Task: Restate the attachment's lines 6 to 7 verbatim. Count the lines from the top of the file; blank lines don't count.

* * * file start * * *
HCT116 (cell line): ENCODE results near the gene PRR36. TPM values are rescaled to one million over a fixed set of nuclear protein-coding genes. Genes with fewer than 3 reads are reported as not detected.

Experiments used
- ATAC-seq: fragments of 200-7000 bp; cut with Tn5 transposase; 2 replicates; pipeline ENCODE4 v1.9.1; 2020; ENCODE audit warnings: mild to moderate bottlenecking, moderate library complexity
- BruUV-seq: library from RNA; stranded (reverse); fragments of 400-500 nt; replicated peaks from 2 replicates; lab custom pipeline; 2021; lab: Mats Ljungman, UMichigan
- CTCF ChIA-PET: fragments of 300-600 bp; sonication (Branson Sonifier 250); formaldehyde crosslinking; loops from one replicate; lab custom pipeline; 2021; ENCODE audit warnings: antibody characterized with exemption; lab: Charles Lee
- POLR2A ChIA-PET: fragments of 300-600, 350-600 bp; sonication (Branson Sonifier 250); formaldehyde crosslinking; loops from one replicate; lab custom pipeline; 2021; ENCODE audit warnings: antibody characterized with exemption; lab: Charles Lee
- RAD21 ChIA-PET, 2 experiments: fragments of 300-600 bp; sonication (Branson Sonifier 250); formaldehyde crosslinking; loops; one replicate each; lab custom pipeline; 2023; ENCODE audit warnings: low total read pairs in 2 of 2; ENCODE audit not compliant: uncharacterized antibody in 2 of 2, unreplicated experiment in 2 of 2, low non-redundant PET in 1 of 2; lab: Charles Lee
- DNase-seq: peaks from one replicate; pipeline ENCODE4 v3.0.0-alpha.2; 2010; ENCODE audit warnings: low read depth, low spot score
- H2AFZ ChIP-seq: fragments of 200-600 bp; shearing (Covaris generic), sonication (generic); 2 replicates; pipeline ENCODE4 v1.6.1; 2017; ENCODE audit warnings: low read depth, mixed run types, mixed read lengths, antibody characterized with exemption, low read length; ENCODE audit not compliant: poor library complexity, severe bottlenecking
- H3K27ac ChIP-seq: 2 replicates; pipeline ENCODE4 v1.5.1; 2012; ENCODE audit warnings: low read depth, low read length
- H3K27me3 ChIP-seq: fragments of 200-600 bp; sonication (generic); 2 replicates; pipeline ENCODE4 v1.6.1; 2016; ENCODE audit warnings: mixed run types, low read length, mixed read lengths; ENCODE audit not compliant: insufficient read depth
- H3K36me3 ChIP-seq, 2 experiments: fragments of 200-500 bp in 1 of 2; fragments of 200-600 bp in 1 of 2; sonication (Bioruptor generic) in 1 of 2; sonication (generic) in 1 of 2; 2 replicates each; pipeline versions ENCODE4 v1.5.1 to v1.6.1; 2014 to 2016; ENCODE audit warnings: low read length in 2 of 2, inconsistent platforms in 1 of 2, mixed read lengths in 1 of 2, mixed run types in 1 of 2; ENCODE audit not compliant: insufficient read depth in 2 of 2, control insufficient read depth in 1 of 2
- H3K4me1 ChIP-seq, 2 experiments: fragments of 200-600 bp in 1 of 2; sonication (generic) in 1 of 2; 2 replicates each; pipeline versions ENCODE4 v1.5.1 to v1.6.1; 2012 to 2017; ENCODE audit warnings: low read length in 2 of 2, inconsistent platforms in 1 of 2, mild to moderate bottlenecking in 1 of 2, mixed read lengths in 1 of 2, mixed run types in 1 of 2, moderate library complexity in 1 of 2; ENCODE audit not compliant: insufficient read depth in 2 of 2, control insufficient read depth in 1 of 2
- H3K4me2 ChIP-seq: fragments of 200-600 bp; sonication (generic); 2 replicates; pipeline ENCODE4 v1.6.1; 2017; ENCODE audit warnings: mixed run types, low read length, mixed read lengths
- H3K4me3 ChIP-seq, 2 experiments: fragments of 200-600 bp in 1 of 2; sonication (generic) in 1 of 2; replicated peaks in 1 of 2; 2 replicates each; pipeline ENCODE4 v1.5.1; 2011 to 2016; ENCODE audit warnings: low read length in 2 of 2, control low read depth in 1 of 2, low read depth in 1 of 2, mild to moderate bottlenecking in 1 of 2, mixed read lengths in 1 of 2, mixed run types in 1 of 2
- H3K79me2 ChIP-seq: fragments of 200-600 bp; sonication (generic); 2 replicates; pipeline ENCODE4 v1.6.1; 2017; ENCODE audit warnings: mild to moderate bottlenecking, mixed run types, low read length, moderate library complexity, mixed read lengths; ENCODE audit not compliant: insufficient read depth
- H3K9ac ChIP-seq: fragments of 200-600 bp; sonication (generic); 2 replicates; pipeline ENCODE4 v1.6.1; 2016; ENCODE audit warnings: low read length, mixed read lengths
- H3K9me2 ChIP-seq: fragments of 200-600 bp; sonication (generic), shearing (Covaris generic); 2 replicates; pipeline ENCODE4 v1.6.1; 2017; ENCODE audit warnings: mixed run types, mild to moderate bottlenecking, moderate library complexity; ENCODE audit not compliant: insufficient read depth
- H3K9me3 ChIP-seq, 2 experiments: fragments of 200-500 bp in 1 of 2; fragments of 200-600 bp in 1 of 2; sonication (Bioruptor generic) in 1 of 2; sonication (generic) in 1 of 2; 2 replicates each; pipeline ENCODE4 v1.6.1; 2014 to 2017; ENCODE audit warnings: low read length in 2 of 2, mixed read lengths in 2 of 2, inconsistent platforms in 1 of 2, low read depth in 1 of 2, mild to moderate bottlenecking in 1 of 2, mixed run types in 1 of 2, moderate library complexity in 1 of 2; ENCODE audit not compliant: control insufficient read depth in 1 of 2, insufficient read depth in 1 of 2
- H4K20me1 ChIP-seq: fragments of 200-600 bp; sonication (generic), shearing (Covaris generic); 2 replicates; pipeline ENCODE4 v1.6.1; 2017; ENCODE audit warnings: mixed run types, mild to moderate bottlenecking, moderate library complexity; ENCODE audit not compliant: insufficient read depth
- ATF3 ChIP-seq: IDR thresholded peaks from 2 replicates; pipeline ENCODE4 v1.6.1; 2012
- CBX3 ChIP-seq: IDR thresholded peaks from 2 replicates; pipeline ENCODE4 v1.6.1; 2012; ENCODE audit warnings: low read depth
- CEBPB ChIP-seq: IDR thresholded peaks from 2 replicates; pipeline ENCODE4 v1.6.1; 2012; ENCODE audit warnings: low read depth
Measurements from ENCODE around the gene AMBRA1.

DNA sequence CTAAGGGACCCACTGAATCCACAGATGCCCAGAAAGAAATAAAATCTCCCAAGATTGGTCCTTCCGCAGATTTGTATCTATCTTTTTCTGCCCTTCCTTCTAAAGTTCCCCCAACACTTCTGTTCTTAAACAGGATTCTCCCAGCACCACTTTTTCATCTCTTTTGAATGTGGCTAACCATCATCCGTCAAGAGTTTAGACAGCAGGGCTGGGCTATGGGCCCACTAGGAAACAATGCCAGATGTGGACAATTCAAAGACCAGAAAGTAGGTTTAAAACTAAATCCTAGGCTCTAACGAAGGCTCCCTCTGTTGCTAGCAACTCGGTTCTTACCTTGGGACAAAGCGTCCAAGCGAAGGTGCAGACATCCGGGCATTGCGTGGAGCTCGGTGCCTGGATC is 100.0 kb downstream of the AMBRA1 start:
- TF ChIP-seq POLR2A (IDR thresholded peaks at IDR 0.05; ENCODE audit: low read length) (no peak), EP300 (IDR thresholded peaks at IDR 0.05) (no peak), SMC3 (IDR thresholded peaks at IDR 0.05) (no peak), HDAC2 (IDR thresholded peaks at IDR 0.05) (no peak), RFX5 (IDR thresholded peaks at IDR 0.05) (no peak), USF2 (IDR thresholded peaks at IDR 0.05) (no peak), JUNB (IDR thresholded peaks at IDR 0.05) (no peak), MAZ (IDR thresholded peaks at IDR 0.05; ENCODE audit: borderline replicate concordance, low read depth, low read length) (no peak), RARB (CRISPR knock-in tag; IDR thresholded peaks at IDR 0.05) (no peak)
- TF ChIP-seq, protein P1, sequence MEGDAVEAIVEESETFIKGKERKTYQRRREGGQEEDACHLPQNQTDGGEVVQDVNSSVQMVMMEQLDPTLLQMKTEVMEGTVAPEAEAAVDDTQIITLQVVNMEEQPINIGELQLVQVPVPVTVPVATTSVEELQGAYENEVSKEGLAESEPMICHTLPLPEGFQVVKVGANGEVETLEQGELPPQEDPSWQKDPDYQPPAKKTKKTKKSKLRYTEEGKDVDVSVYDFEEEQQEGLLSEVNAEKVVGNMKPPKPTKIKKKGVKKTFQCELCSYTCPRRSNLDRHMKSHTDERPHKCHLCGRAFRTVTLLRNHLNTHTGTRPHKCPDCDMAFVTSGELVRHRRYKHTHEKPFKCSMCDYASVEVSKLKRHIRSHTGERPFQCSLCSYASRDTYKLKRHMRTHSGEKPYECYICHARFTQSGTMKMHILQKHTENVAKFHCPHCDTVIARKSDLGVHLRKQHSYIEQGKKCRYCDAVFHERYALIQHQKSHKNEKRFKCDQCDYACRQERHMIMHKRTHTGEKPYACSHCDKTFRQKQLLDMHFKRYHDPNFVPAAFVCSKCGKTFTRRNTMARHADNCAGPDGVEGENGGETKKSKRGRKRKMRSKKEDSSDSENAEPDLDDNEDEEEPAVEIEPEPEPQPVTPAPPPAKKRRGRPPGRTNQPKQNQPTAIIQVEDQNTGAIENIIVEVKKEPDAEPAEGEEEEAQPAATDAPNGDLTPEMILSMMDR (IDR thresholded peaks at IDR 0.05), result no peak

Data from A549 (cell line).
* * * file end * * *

- POLR2A ChIA-PET: fragments of 300-600, 350-600 bp; sonication (Branson Sonifier 250); formaldehyde crosslinking; loops from one replicate; lab custom pipeline; 2021; ENCODE audit warnings: antibody characterized with exemption; lab: Charles Lee
- RAD21 ChIA-PET, 2 experiments: fragments of 300-600 bp; sonication (Branson Sonifier 250); formaldehyde crosslinking; loops; one replicate each; lab custom pipeline; 2023; ENCODE audit warnings: low total read pairs in 2 of 2; ENCODE audit not compliant: uncharacterized antibody in 2 of 2, unreplicated experiment in 2 of 2, low non-redundant PET in 1 of 2; lab: Charles Lee